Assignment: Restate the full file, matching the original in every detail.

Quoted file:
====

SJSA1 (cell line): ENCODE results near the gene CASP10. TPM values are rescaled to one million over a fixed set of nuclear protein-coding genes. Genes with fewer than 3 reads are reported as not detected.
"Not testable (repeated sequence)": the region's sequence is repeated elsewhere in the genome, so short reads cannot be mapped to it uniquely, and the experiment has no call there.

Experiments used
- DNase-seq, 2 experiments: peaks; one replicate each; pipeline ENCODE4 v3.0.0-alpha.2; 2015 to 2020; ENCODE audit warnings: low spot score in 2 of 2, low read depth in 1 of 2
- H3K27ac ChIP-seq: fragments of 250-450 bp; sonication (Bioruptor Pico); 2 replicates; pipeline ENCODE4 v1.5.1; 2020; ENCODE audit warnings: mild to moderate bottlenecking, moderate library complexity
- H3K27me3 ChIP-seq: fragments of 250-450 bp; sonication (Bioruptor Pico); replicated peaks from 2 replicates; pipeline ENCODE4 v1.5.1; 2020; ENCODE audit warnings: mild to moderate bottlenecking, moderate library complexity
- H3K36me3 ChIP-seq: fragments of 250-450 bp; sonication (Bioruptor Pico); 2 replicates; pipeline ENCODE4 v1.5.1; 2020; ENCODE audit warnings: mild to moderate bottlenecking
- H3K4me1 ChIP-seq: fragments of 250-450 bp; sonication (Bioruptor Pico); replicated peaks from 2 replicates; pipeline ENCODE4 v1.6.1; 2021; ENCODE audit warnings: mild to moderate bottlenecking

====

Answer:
SJSA1 (cell line): ENCODE results near the gene CASP10. TPM values are rescaled to one million over a fixed set of nuclear protein-coding genes. Genes with fewer than 3 reads are reported as not detected.
"Not testable (repeated sequence)": the region's sequence is repeated elsewhere in the genome, so short reads cannot be mapped to it uniquely, and the experiment has no call there.

Experiments used
- DNase-seq, 2 experiments: peaks; one replicate each; pipeline ENCODE4 v3.0.0-alpha.2; 2015 to 2020; ENCODE audit warnings: low spot score in 2 of 2, low read depth in 1 of 2
- H3K27ac ChIP-seq: fragments of 250-450 bp; sonication (Bioruptor Pico); 2 replicates; pipeline ENCODE4 v1.5.1; 2020; ENCODE audit warnings: mild to moderate bottlenecking, moderate library complexity
- H3K27me3 ChIP-seq: fragments of 250-450 bp; sonication (Bioruptor Pico); replicated peaks from 2 replicates; pipeline ENCODE4 v1.5.1; 2020; ENCODE audit warnings: mild to moderate bottlenecking, moderate library complexity
- H3K36me3 ChIP-seq: fragments of 250-450 bp; sonication (Bioruptor Pico); 2 replicates; pipeline ENCODE4 v1.5.1; 2020; ENCODE audit warnings: mild to moderate bottlenecking
- H3K4me1 ChIP-seq: fragments of 250-450 bp; sonication (Bioruptor Pico); replicated peaks from 2 replicates; pipeline ENCODE4 v1.6.1; 2021; ENCODE audit warnings: mild to moderate bottlenecking